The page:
Delaying marriage until the girl child is 18 years of age Gives Her a Chance to reach her potential. This is the story of Maud Chifamba. Born in Chegutu Hunters’ resettlements, to a less privileged family, Maud defied adversities and hardships with her rare scholastic excellence and broke academic records at an early age.
I was very dedicated to the life I wanted to create for myself, so I always read ahead. At Grade 5 I was top of my class and in Grade 7 I scored 6 units.” – said Maud Chifamba.
Education gave Maud the space to pursue her full potential, which can be a reality for many girls in Zimbabwe if given the chance. It is a powerful strategy to end child marriages and girls who receive an education are less likely to marry young.
Some of my classmates were married off because there was nothing else for us to do after finishing Grade 7.” – she said
Throughout her academic journey, Maud excelled with flying colors; at 11 she self-taught herself and excelled in her Ordinary Levels examinations in 2009. This attracted the attention of the Government through the Ministry of Education who paid for her A-level education passing with 12 points in 2011 at only 13 years.
As of 2012 Maud Chifamba was the youngest university student in Africa. She graduated at 18 with a bachelor’s in accounting Honors Degree and now is an accomplished Chartered Accountant.
She wants young girls across Zimbabwe to know that they have so much potential they can tap into, and their dreams are attainable. She is an active anti-child marriage advocate in the #GiveMeAChance campaign and urges the media to also play their part.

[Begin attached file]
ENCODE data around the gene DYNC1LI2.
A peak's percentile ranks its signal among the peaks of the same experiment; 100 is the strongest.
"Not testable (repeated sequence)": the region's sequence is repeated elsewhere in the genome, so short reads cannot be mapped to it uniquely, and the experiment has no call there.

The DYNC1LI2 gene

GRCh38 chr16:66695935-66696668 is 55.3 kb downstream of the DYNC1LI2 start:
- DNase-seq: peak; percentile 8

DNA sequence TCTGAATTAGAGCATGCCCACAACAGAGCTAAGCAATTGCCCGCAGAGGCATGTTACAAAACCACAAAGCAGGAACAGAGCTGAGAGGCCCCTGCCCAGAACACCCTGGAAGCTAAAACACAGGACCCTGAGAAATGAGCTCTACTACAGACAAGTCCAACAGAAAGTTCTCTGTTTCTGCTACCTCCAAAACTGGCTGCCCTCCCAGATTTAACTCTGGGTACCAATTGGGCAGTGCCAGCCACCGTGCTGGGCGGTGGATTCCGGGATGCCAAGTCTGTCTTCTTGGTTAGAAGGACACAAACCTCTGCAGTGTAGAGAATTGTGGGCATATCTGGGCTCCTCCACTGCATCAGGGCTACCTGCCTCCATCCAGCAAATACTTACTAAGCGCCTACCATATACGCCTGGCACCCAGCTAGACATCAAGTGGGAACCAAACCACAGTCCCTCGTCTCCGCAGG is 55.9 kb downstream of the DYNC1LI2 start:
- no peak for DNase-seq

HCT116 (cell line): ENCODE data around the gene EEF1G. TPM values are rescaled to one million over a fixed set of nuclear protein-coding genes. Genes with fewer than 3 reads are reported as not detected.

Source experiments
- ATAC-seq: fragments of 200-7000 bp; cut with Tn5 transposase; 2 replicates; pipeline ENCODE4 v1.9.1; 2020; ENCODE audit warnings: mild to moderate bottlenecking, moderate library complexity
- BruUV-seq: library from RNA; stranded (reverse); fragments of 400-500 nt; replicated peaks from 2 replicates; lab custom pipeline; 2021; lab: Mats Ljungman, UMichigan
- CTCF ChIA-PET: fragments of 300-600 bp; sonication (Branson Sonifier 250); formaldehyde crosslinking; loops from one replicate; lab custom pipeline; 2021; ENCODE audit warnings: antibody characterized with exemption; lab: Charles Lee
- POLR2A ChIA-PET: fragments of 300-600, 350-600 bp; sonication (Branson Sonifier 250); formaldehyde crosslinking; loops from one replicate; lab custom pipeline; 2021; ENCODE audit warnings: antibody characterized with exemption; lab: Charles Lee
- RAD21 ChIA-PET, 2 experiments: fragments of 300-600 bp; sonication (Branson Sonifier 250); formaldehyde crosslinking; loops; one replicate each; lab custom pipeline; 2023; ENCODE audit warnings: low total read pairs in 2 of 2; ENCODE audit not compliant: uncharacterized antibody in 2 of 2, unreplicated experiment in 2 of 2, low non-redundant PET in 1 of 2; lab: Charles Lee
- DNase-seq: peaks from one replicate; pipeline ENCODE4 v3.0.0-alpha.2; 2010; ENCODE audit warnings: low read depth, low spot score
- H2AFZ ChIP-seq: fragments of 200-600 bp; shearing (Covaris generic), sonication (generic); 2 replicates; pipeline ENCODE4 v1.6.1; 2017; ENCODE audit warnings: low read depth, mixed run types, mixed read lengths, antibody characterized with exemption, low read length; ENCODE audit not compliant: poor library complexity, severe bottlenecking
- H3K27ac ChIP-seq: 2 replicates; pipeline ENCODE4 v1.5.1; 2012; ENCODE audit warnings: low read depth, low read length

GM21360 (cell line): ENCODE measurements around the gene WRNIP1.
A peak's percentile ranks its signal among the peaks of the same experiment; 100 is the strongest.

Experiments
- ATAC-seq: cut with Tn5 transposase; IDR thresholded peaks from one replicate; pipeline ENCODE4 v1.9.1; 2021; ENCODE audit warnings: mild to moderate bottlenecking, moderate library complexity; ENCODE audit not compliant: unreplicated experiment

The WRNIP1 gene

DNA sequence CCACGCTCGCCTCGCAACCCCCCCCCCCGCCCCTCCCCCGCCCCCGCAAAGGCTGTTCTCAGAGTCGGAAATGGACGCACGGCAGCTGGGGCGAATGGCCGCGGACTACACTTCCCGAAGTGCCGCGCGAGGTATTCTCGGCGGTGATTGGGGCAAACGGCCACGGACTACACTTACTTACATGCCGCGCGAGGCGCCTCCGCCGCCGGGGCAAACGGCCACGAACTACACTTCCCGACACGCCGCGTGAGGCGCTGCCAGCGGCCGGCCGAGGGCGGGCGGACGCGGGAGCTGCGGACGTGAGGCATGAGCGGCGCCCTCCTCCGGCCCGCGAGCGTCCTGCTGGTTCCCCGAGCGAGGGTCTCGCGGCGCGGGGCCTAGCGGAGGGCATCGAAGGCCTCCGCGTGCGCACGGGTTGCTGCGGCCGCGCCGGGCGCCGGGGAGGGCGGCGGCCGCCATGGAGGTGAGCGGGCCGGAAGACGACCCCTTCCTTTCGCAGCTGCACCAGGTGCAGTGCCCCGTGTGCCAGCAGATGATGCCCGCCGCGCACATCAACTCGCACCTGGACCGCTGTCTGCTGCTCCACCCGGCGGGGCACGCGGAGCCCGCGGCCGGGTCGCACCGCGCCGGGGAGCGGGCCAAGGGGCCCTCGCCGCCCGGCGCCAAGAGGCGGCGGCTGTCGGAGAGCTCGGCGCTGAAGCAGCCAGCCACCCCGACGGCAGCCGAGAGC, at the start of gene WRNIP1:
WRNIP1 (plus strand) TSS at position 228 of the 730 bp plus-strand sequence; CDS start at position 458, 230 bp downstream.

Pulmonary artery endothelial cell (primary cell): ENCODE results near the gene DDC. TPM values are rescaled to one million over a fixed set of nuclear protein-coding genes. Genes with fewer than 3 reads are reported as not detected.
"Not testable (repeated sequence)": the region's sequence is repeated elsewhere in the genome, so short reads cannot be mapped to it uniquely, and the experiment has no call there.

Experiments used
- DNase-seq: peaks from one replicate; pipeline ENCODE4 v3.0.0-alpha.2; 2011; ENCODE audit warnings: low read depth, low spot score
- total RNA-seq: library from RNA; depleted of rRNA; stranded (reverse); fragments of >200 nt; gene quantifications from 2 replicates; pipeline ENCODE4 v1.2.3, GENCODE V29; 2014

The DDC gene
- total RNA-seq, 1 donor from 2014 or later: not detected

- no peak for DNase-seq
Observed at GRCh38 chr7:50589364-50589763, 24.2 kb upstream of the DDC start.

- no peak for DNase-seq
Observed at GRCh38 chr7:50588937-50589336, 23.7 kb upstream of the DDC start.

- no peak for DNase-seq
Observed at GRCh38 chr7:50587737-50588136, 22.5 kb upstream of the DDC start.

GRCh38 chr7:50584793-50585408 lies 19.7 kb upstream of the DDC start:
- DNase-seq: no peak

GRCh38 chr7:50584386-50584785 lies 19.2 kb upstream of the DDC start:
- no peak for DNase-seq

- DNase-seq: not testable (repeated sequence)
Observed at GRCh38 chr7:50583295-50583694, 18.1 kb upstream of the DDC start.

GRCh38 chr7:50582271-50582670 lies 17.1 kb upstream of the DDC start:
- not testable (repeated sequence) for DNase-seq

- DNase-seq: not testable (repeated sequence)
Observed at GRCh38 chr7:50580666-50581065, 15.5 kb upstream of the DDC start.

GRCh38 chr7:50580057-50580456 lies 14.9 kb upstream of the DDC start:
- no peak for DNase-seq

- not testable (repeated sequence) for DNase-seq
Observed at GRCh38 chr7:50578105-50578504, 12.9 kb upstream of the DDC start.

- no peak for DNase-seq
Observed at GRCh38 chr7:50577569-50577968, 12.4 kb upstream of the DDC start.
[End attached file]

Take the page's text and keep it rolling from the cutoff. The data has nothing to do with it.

When reporting child marriages, let us report it as it is. It is RAPE! Let us start bringing stigma to this so that people know what they are doing. They are raping children; no wife is 14 years old.” – she concluded.
#GiveMeAChance is a national campaign aiming to end child marriages, by appealing to parents and communities to give ‘Girls a Chance’ to pursue their dreams and not marry them off before the age of 18 years. The campaign is being by implemented by Population Solutions for Health through Population Services International and funded by the Swedish Embassy.
Married off at 15 years in 2011, Melody Gatakata is one of the many girls in our communities enduring the pains of child marriage. This is her lived reality and that of many other girls across the country who are married off at an early age. But how can one call a 15-year-old, WIFE?
Majority of girls are forced into child marriages by their parents/guardians either for social, religious, and/or economic reasons. For Melody, her ‘gambler’ father gave her in marriage to pay off accrued debts from his drinking escapades. She was unable to defend herself from the constant pressure from her family.
And at only 15 years, she experienced multiple losses at an immature age. She became a child bride, was forced to drop out of school and lost her 2-day-old child. Not too long after, at 16 she was already pregnant with another child, and now has 2 boys. Both children suffer from muscular dystrophy (they cannot sit or walk and do not have coordination). Child marriage did not only affect her overall well–being and quality of life, but also that of her children.
I wish I could also speak in English, but I did not get a chance to finish school. My wish now is for my kids to go to school and have a better future. I carry my children to school daily, one on my back, and push the one in a wheelchair. I am doing this to let my children have an education and can in turn take care of me.” – said Melody.
This is her lived reality! By sharing her story, Melody hopes to open the lid on the harsh realities and pain of child marriages and encourage parents to prioritize giving their girls a chance to attain a brighter future instead of marrying them off.